Now, whole libraries of books have been written on the meaning and purpose of suffering with the Book of Job in a starring role. So, you're not going to hear the definitive answer in a five-minute homily! But here's the nitty-gritty of it. When we experience pain, loss, disaster, we have a choice, a deliberate decision to make: acknowledging the emotional turmoil I'm feeling, how do I respond to this loss in the long-run? How I respond to loss is called “suffering.” If I respond to my loss with gratitude to God for His many gifts, then I suffer redemptively; that is, my choice to suffer in thanksgiving redeems—saves, restores—the loss by drawing me closer to God. If I respond with petulance, self-pity, spite, then I suffer pridefully right along with the Enemy who lives eternally with the consequences of disordered pride and envy. Job cries out the one sentiment that Pride will never allow an unrepentant sinner to say: “Naked I came forth from my mother's womb, and naked shall I go back again.” We go naked into loss and pain. But we do not have to remain naked in how we suffer. Clothe yourself in thanksgiving and suffer well, suffer with a divine purpose. 

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30 September 2012

Belonging to Christ first (Audio file link)

26th Sunday OT
Fr. Philip Neri Powell, OP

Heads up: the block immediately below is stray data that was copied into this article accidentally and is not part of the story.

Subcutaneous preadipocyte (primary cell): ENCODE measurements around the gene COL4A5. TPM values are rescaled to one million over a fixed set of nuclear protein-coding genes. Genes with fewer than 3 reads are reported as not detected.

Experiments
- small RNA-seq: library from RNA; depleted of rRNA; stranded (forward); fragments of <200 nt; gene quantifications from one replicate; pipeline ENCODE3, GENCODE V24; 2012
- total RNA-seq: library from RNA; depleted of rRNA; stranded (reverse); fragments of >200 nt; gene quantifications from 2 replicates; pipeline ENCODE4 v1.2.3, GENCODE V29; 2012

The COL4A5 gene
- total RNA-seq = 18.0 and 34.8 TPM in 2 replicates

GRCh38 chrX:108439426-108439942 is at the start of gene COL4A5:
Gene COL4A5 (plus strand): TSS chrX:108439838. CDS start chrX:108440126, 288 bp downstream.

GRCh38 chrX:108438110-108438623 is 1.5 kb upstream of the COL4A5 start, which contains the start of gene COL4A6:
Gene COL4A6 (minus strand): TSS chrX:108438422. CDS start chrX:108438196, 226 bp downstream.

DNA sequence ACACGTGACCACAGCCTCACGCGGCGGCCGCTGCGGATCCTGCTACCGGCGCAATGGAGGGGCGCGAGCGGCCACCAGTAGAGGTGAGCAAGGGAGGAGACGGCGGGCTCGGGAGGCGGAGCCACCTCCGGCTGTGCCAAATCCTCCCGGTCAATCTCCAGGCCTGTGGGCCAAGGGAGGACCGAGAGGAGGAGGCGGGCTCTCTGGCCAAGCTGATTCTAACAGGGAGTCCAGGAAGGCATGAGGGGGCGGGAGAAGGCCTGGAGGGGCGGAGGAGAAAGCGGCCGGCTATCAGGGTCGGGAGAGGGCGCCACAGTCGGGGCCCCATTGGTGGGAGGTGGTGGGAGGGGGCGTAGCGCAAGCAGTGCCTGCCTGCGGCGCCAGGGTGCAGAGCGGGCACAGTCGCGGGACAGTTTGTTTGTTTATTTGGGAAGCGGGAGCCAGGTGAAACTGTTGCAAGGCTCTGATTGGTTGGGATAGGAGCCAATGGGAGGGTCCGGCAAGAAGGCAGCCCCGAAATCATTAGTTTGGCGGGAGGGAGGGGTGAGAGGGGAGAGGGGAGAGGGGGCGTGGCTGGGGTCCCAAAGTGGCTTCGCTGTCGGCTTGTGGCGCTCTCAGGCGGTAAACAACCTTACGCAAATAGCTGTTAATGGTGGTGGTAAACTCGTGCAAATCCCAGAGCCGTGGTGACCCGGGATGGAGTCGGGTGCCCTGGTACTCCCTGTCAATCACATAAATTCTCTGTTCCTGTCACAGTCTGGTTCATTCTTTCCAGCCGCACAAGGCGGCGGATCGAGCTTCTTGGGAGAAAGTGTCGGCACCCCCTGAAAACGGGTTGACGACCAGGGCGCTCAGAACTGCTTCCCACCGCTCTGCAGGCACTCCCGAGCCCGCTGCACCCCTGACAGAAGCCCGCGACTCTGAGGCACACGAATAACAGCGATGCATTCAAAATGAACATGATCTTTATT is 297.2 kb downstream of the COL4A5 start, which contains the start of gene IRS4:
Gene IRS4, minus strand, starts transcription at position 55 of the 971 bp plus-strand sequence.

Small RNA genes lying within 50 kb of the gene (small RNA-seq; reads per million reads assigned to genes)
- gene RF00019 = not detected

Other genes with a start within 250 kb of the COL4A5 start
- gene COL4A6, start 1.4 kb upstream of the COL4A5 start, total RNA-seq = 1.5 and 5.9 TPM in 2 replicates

St. Dominic Church, NOLA

Audio file

To whom or to what do you belong? Who or what has a claim on you? Keeps you as a possession? To put it another way: to whom or what do you owe fealty, allegiance? This question may strike most of you as a bit old-fashioned or even rude? We aren't serfs who swear fealty to a lord! We aren't owned like personal property! This is 21st century America. . .we're free men and women! All true. Regardless, we all belong to someone or something else; in fact, all of us belong to many someones and many somethings. We have broken free from the brutalities of serfdom, personal loyalty oaths, and chattel slavery and replaced them with kinder, gentler sorts of being owned: family, friends, athletic teams, political parties, financial obligations, religious vows—each one a kind of belonging, each one requiring a commitment to someone or something else. Even if you say, “I belong to no one and nothing but myself,” you still live with particular duties to yourself that must be honored. To whom or to what do you belong? Your answer accurately predicts your eternal destination. Jesus says to his jealous disciple, John, “. . .whoever is not against us is for us.”